“My whole theory has always been that relationships are primary, and everything else is derivative. Since that time of that initial conversation, we have made monumental progress,” Lohman said.

The hospital purchased the land for the new nursing centers from Peter Norton and his family, then donated it to Navigator Elder Homes’ nonprofit arm for their use.

Navigator hired Ed Pesce, an engineer from Dennis, to design the project, along with LWDA Design of Concord — an architectural firm that is well-versed in the regulations for elder homes established by the Department of Public Health.

As part of the land purchase agreement, more than half of the available site will be set aside as conservation land. 

“We are really working to create the future of nursing home care on-Island — a place where elders are comfortable and happy, and they can live their lives to the fullest,” Lohman said. 

The hospital is in the process of figuring out how to tie the development into the town’s wastewater treatment plant, but have run into issues with connecting pump stations that would need significant upgrades to accommodate the additional flow.

The flow increase would also require the town to complete a comprehensive wastewater management plan, a state requirement when daily flows reach up to 80 percent of sewer capacity.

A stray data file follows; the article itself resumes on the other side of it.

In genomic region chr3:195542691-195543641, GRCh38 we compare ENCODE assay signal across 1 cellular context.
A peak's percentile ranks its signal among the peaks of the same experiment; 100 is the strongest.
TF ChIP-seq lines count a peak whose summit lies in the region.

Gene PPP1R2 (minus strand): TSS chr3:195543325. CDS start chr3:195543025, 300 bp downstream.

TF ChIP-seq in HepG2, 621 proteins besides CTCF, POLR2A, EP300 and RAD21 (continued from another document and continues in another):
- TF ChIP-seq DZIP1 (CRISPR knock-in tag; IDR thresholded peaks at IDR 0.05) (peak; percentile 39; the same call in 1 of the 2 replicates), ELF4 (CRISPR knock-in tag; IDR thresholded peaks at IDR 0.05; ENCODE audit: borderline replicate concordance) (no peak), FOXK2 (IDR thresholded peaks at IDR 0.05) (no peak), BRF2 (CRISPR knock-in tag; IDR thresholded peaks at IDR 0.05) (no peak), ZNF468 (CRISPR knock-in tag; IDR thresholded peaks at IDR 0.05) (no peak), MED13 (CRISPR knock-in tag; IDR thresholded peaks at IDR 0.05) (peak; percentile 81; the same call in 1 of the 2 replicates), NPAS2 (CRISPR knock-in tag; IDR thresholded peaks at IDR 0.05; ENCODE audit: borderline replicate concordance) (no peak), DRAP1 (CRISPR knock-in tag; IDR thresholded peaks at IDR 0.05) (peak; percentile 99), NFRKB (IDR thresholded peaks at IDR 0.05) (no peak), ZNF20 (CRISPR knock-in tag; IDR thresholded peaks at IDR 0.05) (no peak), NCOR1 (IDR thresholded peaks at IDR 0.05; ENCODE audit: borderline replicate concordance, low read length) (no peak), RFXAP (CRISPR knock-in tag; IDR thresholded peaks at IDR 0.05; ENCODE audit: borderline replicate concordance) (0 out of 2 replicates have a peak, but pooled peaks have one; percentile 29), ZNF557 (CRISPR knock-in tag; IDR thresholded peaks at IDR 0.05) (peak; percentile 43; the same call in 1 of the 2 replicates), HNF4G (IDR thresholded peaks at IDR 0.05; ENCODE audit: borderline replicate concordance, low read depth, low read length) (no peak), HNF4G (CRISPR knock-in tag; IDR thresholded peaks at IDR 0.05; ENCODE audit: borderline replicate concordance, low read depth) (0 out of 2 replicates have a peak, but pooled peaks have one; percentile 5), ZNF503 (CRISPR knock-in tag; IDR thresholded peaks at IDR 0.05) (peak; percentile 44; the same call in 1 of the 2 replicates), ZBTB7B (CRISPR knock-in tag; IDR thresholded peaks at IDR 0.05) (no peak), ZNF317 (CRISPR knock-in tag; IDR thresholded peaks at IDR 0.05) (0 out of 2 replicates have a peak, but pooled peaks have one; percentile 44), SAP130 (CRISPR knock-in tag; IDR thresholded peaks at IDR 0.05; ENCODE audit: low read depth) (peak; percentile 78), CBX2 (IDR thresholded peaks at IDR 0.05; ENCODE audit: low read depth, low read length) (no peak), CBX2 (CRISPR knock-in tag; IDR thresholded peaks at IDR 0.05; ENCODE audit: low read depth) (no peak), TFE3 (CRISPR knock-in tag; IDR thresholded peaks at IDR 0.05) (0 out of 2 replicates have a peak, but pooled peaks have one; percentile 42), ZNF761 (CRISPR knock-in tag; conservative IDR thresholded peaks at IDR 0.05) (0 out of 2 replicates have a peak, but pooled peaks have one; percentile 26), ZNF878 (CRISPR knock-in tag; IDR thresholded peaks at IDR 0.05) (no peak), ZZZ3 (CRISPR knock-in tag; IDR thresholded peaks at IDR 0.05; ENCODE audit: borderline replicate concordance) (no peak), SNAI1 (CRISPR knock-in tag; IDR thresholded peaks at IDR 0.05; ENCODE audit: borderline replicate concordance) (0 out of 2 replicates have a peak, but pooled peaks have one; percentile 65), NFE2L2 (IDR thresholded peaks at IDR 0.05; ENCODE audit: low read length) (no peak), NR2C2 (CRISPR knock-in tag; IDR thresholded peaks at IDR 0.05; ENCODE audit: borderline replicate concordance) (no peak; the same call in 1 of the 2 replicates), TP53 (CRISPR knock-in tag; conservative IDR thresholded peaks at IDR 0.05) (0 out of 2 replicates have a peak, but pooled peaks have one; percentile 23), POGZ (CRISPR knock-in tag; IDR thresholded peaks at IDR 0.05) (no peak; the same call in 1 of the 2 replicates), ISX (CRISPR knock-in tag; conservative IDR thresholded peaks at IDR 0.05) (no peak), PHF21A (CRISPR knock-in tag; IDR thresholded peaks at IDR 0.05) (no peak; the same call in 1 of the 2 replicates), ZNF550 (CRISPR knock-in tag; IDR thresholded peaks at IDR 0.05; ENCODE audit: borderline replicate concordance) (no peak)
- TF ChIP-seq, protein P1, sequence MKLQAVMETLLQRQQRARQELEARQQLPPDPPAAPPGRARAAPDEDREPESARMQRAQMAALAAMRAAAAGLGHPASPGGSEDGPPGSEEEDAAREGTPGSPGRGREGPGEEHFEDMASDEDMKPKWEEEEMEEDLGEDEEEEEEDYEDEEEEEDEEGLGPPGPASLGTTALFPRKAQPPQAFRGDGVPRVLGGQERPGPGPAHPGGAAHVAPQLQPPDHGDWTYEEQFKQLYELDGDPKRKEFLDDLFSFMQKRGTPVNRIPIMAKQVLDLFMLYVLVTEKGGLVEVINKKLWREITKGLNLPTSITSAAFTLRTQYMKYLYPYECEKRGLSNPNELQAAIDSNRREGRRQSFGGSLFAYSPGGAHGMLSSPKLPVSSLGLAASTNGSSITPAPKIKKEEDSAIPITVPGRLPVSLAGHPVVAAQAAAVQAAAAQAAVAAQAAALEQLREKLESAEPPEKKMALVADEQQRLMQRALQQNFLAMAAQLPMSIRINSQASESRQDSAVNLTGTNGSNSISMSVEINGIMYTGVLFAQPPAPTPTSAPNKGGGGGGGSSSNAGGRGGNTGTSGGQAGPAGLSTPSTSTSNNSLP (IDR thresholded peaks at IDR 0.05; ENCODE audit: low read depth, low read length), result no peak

Marissa Lefebvre, communications specialist for the hospital, said in an email that there is not yet an update on the wastewater aspect of the project.

According to Polly Brown, CEO of Vineyard Village at Home and Navigator Homes board member, Windemere has become outdated, and the institutional setting that is offered there “isn’t what people want.”

“Windemere is paying for operational losses, and they can’t really afford to keep doing that,” Brown said. “This is an incredible opportunity for the hospital and for healthy aging groups on Martha’s Vineyard, and it’s so important for our elders.”

According to Brown, the project is expected to break ground at the outset of next year, and there is already a list of folks who wish to live in the new homes.

“We will certainly have space for everyone from Windemere who would like to come and live there,” Brown added.

According to her, elders living in Green House homes are able to retain their independence and pride later on in life by living in a more homey and comfortable environment that also fosters socialization and connection.

“We on the Island have a moral obligation to our seniors to keep them here and give them the proper medical help they need, instead of sending them to off-Island facilities,” Brown said.


  1. Too many people have had to leave the Island to get the elder care they need. On the one hand it’s encouraging to hear that something is in the works to address the issue. On the other hand, it’s been very obvious for a long time that the hospital can’t wait to get rid of Windemere, and being “outmoded” merely suggests the facility needs to be updated not abandoned. As written this coverage sounds like a press release from the hospital’s PR department. No where is there an indication of what the estimated costs for inhabitants will be at this new facility, whether many Islanders will be able to afford it, or for that matter what Windemere costs now.